Lease is the operative agreement for purposes of resolving
the pending motions. Id.; see also ECF Nos.
2 & 19.
the 2009 Lease, utilities are considered “rent”
payable to Plaintiff Lessor and are separately metered by
Defendant Lessee. See 2009 Lease, ECF No. 24-1 at
¶¶ 3, 4, 20. To determine the Defendant's
monthly water and sewer usage, Plaintiff formally requests
that an agent from Defendant's property management
company, Knollwood Development, enter the leased premises and
read the Lessee's water meter (“sub-meter”).
Based on these sub-meter readings, Plaintiff determines the
amount of “rent” charges against individual
Lessees. ECF No. 26 ¶ 10; see also Complaint,
ECF No. 2 at ¶ 6; Cohen Affidavit, ECF No. 21-1 at
¶¶ 43-48. Failure to pay water and sewer expenses
is a material breach of the Lease. See 2009 Lease,
ECF No. 24-1; see also Complaint, ECF No. 2.
2004, Defendant initiated a significant construction project
to remodel the Property. ECF Nos. 21 & 21-4. In the
construction plans, Defendant represented that new plumbing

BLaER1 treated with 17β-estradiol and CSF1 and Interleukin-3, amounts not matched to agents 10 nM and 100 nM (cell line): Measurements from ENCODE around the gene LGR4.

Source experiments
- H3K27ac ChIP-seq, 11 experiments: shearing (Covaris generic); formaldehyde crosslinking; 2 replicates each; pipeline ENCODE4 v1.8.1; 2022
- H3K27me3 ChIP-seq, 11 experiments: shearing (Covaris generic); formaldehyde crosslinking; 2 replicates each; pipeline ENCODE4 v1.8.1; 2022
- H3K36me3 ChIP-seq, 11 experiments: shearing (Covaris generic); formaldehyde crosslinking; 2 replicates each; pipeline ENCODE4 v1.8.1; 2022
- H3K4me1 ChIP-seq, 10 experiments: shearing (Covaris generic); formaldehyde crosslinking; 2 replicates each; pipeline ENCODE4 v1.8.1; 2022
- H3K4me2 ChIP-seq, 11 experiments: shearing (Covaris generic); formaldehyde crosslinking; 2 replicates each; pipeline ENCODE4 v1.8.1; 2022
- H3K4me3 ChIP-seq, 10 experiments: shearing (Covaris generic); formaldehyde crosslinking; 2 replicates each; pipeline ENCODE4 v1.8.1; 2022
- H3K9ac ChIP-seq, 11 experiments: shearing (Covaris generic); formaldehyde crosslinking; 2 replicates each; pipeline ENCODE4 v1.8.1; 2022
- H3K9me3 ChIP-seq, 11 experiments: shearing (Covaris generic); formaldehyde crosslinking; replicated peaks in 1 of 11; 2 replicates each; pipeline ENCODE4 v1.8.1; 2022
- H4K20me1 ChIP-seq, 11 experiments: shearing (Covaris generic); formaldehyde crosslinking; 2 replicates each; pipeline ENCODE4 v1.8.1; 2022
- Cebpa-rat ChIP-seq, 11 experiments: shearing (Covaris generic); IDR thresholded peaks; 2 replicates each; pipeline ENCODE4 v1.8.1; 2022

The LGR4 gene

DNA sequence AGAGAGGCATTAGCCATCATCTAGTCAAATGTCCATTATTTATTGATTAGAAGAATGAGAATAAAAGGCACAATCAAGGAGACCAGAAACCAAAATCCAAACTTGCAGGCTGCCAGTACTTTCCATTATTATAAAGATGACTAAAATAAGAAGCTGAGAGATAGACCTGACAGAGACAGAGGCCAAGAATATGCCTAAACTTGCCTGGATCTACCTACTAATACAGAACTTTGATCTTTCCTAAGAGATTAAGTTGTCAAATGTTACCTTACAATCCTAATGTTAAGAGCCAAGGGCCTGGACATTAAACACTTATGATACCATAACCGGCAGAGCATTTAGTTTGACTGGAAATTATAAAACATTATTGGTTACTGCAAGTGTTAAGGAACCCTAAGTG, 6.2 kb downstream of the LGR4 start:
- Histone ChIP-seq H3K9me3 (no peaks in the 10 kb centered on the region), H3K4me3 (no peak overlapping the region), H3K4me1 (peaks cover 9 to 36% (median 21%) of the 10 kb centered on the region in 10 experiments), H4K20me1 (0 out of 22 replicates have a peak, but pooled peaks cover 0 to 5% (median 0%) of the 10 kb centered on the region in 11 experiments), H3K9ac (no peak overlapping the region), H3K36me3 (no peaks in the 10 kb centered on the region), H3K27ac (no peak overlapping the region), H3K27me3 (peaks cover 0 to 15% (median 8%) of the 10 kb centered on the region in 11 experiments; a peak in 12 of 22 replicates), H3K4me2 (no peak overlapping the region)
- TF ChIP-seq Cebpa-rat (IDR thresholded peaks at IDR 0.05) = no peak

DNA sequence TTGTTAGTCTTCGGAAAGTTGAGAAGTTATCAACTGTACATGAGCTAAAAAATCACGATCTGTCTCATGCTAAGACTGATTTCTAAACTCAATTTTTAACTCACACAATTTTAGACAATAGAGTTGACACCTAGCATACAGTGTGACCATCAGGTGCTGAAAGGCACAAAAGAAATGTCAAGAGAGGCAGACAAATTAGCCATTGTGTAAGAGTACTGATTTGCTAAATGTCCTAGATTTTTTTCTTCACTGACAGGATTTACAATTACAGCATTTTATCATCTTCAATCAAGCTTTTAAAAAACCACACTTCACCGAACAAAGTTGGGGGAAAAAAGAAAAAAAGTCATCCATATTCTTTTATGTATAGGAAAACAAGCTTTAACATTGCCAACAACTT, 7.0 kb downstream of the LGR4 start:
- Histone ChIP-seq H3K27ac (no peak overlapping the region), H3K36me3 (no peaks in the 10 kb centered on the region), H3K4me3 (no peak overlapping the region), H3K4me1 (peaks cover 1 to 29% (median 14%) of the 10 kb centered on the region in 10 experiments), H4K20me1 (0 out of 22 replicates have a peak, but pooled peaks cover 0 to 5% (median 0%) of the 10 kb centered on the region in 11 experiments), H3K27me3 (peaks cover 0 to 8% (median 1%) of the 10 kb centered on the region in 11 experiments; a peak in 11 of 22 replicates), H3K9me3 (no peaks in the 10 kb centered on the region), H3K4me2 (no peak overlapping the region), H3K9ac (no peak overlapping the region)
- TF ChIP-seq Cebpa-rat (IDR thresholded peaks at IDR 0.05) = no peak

would include a new sub-meter, water meter bypass valve, and
meter shut-off valves. ECF Nos. 21-4 & 26-5. Plaintiff
was provided with all project and design plans and, pursuant
to the terms of the 2004 Lease Amendment, possessed the right
to oversee construction and receive compensation for any time
spent reviewing the Lessee's changes to the Property.
See 2004 Amendment, ECF No. 28-1 at ¶ 8
(“Lessee acknowledges that Lessor has incurred, and
will continue to incur, costs related to its review of the
plans for the improvement of the Space and ultimately,
monitoring the installation of said improvements . . . Lessee
[will compensate] for the costs of associates of Lessor
reviewing plans and monitoring progress of the construction
of improvements over time.”).
2005, Defendant installed a new water sub-meter at the
Property. ECF No. 21 at ¶ 17. Thereafter, from July 26,
2005 to September 2016, Plaintiff was given monthly access to
the Defendant's Property to record the sub-meter reading
without incident. Each month, Defendant paid Plaintiff for
the amount of water as reflected in the sub-meter reading.
See ECF No. 21 at ¶ 17.